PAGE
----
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In 2006, then Mexican President Felipe Calderón declared a ‘war’ against criminal organisations that were beginning to control some of the country’s territories. Consequently, the number of murders and disappearances of people began to increase steadily by tens of thousands. Far from acknowledging the errors of the strategy, the authorities constantly criminalised the victims and denied the tragic consequences of the use of the military against drug cartels. After the murder of his son on 28 March 2011, the poet Javier Sicilia started leading mobilisations in the state of Morelos to protest the violence. In just a few days, the actions expanded to virtually all regions of the country embracing relatives of victims, activists and organisations of very different backgrounds, forming the Movement for Peace with Justice and Dignity (MPJD). This thesis comprises an in-depth case study of the MPJD. After providing an overview of the context in which the mobilisations started and my research methods, I develop thematic chapters. In the first one, I analyse the recruitment dynamics of the MPJD. These pages contribute to the literature by advancing the understanding of how people without prior political experience or links to a mobilised group join and participate in protest. This, moreover, helps in refining rather than reifying the function of social networks. The second chapter explains the upward scale-shift process of mobilisation and the response given by the government through the analysis of coalition building, framing and counter-framing. The results of the analysis help to specify the conditions that facilitate not only the development of alliances, but also those that lead to their accelerated breakdown. Regarding framing, the work contributes to understanding which attributes facilitate resonance and alignment amongst audiences with contrasting characteristics. Furthermore, the discussion around counter-framing highlights how official responses influence the discursive processes of contentious actors, whose opportunities are not the same in ‘the streets’ and in official spaces. Next, the third chapter examines the type of social ties formed through the involvement in the contentious performances led by the relatives of victims of extreme violence. Bringing together the literature on social movements and a body of Latin American research on “emotional communities”, I argue that the MPJD fostered a political-emotional community in which the public narration of suffering made victims and non-victims coalesce to demand justice collectively. Overall, this chapter advances our understanding of the dynamics through which allies that are not directly aggrieved by extreme violence develop a sense of community with the victims. Likewise, it develops four empirical dimensions for the analysis of political-emotional communities: the role of testimonios (testimonial narratives), the ethics developed during contention, the fluctuations in participation, and the costs and risks involved in the mobilisations. The last two chapters focus on the outcomes of the MPJD. The fourth one encompasses the political and cultural outcomes contributing to the literature in two ways: First, by discussing how achievements in the policy process can demobilise some groups but mobilise others; and second, by explaining how the spillover of a contentious actor can consolidate a social movement community in an emergent contentious field. Finally, the fifth chapter analyses the biographical consequences of participation in victim-led mobilisations. These pages provide an account of how the lives of the participants have been influenced due to their involvement in contention. This chapter advances the understanding of the interplay between social relations and cognitions that lead participants to modify their worldviews. In an academic sense, this thesis introduces a series of thematic chapters that provide empirical evidence to refine several areas of the theory to better understand various processes related to social mobilisation. Regarding the importance that this thesis can have for the activists and the families of the victims, my work is, first, a systematisation of their campaigns and experiences; second, an acknowledgement of the transcendence of the actions that they have been carrying out sustainedly during a decade; and third, this research is a space for memory, so that their names and those of their relatives are not forgotten, so that the demand for justice does not end.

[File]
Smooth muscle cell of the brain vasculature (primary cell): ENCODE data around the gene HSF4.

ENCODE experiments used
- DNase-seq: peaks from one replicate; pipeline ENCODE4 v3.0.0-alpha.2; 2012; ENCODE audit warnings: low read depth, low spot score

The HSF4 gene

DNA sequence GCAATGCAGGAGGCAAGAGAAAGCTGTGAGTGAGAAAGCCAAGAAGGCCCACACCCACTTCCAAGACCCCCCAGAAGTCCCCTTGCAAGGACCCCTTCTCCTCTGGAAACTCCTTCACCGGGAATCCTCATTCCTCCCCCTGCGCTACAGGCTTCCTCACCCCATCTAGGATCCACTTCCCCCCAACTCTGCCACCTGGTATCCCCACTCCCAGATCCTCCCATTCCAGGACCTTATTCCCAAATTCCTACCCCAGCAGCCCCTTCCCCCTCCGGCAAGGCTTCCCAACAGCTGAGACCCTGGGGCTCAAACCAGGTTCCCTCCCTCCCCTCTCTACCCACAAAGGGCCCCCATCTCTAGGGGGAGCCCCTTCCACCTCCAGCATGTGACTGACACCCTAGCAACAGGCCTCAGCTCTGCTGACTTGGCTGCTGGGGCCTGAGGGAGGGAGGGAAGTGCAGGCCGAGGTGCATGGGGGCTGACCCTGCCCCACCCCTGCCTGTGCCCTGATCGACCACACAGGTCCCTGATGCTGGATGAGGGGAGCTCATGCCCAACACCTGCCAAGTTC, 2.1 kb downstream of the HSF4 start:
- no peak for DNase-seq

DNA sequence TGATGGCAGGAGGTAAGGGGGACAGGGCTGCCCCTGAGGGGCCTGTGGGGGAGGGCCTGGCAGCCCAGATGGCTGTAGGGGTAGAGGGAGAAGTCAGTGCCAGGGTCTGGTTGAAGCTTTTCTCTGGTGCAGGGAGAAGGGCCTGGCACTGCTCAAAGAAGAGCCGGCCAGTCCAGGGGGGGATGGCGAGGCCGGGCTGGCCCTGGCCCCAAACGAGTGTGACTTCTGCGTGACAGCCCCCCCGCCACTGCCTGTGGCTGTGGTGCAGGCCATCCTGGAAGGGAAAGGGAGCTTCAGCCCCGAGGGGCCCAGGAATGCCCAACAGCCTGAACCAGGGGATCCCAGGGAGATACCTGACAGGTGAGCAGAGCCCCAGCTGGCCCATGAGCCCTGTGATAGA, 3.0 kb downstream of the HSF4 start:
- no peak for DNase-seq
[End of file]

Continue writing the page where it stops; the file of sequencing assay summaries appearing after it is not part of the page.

... DRAFT PAPER is indubitably one of the greatest accomplishments of the movement. This focus on "domestic ecology" and "everyday environmentalism" (Haenfler et al., 2012;Schlosberg & Coles, 2019) has made it easier for individuals to understand and engage in allegedly transformative and sustainable practices. However, from a sustainability transition perspective this creates issues and a dilemma for the THM. ...